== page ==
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A command line time tracking tool for people who need to track the time they work on their personal and client projects.


go install

This installs to $HOME/go/bin/ by default, which can be added to your $PATH:

export PATH=$PATH:$HOME/go/bin


Simply type tw in your terminal to get started. You can view the help by typing tw -h, or by prefixing each sub command with help, like so: tw help start.

By default, running the application will display the help page, however, if you have a pending timeslip in progress then those details will be printed instead:

MyProject.SetupTask | Started: 2017-12-11 13:37 | Worked: 22 minutes | Status: started

The Worked time format is displayed using hours, minutes, seconds, along with two abbreviated combinations: 1h 23m and 10m 14s.

On the very first time you run TimeWarrior on your system, a directory will be created in $HOME/time_warrior. This is where all your project data files will be stored - it can be useful to make this into a git repository.


Common commands have a short alias:

  • s, start
  • p, pause
  • r, resume
  • d, done

Start New Timeslip

$ tw start MyProject.SetupTask

This command will start a new pending timeslip with a project name of MyProject and a task name of SetupTask. This timeslip will be saved in the $HOME/time_warrior/.pending file, and the details printed to the command line:

MyProject.SetupTask | Started: 2017-12-11 13:35 | Worked: 0 seconds | Status: started

Recommendations for starting new timeslips:

  • Use CamelCase for Project and Task names.
  • Always including a Task name, this will improve the generated reports.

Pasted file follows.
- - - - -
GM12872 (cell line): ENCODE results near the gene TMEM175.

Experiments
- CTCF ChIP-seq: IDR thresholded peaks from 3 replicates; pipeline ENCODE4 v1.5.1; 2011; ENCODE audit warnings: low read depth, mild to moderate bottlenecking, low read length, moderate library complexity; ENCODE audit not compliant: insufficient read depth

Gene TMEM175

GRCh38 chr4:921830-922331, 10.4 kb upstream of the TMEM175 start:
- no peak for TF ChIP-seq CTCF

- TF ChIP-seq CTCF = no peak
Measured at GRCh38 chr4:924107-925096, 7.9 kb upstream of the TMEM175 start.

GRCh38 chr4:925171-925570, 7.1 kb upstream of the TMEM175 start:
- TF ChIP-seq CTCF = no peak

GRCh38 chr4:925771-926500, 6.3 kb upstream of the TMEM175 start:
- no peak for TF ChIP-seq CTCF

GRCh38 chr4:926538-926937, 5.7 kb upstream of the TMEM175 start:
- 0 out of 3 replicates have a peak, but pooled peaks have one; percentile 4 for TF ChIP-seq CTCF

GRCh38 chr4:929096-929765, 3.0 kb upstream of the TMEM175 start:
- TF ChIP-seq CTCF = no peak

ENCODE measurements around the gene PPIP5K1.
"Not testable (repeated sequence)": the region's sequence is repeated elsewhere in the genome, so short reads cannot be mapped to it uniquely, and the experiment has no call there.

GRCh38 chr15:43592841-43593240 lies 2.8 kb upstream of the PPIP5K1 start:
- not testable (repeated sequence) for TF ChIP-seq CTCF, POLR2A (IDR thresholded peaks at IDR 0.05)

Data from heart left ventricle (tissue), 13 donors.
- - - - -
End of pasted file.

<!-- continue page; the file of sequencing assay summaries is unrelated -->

• Tasks can span several work sessions, so it's okay to use the same Project.Task name multiple times.

There are several points to take note of regarding starting new timeslips:

  • Use only ASCII characters for the Project.Task names - upper and lower case alphanumeric characters.
  • Spaces are not allowed.
  • The task name is optional, but recommended.
  • Only one timeslip can be started at a time.

Pause Timeslip

$ tw pause

This will pause the currently running timeslip, and print the details to the terminal:

MyProject.SetupTask | Started: 2017-12-11 13:37 | Worked: 2 minutes | Status: paused (2017-12-11 13:39)

Resume Timeslip

$ tw resume

This will resume a paused timeslip and print the details to the terminal:

MyProject.SetupTask | Started: 2017-12-11 13:37 | Worked: 2 minutes | Status: started

Done! Complete Timeslip

$ tw done "Basic project setup with a nice README"

When you've finished your current task you can mark the slip as done, giving a short description of the work made. You should use either 'single' or "double" quotes.

The details will again be printed on the command line:

MyProject.SetupTask | Started: 2017-12-11 13:37 | Worked: 9m 23s | Status: completed

If this is a new project a data file will be created using the project name you gave (MyProject) and saved as $HOME/time_warrior/my_project.json. Each timeslip created for this project will be save on a separate line in this file.

Adjust Timeslip

If you forget to start, pause, or resume your current timeslip, you can use the adjust command to add/subtract a time duration to the worked time.

Adjustments are made using a simple duration string in the format of a decimal number followed by a single time unit character (e.g. 10m). Allowed units are h, m, and s, for hours, minutes, and seconds, respectively.